Now, let’s think about the context as being bound by a series of assumptions. Some you may be conscious about, some are explicit, some are declared. Usually though, most people aren’t even aware of the assumptions, they’re not aware of the assumptions that they have. They’re not even aware of the assumptions the speaker has. It’s really critical for all of us to notice our assumptions. If there’s one thing you want to take out of this episode, is context is the backstory. Without the backstory, the foundation of the dialogue is completely undermined.
Context is what happens immediately before and after a particular phrase or a set of dialogue that you’re discussing. This way of thinking helps us all create something that has a beginning, a middle and an end. You see, the context is influenced by historical events, from way back in the past. It could be how they grew up with their parents, it could be where they’re born, it could be the language they learned at school. But the past might also be the immediate past. The last conversation they had or the last meeting they had.
Your context is your mental framework. Context has three elements; your context, their context and the context of the conversation. What you bring to the conversation is just as important as what they bring to the conversation. It could be a set of experiences on this particular topic, or it could be about lack of experience on this particular topic as well. Your context is unique to you, as their context is unique to them. But as we put those two things together, we get a really unique circumstance whenever we bring a group of people together. Whether that’s two people in a dialogue, or a team meeting in a dialogue.
Unfortunately, though, for most of us, the assumptions that underpin our context aren’t even conscious to us. We don’t even realise them. Some of them are so subconscious that they come at a cost.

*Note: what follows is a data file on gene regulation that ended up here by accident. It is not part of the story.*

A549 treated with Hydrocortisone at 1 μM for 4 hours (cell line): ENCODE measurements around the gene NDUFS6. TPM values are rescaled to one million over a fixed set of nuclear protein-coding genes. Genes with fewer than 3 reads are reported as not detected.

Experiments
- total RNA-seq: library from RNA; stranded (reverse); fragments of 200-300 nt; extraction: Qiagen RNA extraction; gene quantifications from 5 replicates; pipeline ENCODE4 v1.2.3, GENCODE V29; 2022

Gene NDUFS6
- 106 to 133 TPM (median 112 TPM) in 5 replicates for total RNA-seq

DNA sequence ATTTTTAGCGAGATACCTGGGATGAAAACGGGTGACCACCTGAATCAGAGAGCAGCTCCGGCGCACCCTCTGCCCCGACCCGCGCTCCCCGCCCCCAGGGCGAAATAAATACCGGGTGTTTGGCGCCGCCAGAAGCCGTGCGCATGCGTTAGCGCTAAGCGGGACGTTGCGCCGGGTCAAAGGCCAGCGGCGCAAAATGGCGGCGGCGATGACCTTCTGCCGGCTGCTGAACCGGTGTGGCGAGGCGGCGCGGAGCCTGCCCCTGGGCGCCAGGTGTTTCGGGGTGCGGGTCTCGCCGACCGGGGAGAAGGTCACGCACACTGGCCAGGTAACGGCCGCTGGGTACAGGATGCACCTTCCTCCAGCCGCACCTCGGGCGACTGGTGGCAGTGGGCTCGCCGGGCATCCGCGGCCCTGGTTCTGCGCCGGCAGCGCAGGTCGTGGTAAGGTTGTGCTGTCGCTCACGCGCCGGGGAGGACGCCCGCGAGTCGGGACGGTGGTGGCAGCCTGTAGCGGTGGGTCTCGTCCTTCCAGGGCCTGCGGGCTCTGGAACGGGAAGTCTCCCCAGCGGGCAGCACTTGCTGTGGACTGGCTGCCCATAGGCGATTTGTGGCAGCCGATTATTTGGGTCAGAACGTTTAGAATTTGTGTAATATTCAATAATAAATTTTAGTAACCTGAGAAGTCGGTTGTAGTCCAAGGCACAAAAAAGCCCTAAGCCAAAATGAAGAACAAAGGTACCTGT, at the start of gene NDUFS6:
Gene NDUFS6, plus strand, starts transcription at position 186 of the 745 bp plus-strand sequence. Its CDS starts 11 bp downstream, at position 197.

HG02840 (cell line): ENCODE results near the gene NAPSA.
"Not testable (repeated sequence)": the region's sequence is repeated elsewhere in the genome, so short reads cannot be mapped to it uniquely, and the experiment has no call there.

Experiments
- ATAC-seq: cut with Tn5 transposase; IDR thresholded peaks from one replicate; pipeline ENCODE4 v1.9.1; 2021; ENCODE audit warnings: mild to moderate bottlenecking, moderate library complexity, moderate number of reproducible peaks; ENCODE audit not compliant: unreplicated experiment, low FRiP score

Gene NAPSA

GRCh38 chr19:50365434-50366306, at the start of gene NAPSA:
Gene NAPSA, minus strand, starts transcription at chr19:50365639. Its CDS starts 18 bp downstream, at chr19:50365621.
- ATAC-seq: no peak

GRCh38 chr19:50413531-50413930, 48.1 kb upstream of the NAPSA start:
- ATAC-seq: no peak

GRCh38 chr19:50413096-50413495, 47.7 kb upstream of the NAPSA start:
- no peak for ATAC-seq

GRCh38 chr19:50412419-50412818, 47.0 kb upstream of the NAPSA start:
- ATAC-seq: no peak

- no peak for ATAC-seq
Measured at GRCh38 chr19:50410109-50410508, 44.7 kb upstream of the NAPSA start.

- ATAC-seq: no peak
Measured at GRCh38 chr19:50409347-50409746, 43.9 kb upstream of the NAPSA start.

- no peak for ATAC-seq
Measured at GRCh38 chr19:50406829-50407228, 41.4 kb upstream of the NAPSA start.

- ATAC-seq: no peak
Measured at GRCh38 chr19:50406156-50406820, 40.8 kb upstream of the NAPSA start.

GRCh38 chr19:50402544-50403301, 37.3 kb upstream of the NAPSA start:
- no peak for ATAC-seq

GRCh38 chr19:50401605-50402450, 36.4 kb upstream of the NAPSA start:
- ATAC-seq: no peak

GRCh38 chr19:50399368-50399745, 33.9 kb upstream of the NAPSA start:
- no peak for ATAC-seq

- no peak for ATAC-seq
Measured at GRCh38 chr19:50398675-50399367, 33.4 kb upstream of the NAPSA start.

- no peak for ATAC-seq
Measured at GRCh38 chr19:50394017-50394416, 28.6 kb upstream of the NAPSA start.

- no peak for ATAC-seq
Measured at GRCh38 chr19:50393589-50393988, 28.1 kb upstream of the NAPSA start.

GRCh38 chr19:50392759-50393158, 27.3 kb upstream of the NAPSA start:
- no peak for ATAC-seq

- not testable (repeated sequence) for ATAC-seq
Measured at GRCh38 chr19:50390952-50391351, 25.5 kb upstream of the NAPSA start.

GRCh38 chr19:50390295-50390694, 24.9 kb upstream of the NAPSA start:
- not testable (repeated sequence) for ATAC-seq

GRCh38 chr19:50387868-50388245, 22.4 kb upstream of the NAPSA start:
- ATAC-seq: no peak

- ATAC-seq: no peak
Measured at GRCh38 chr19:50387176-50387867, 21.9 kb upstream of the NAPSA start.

Now, one way to think about context is always to think about it as the backstory. If you can think about, do I know all the backstory here? Sometimes context is like walking into a living room where somebody’s been watching a movie and they’re halfway through it. You sit down, you try and place the characters together, but it’s not quite the same experiences if you start the movie at the beginning. Let’s jump into a movie that’s halfway through.
An 18 year old contestant is on a TV Quiz Show. He seems really smart. He seems really clever. In fact, too clever. He answers most questions without a pause, with no misstep. As a result, he’s currently being investigated by the police.
Now, this could be many movies now. But let me describe exactly the same movie with a bit more backstory. Jamal was an orphan. His mother was killed in a street riot when he was five years old. For the next 13 years, Jamal and his older brother Salim live on the streets in Mumbai until they’re kidnapped by a gangster who uses children to pickpocket and beg for money. Jamal navigates his way through the slums and ultimately is employed in Mumbai in a contact centre, where he’s trying to learn all kinds of trivia about TV shows in the West, which makes him an ideal contestant for a TV Quiz Show.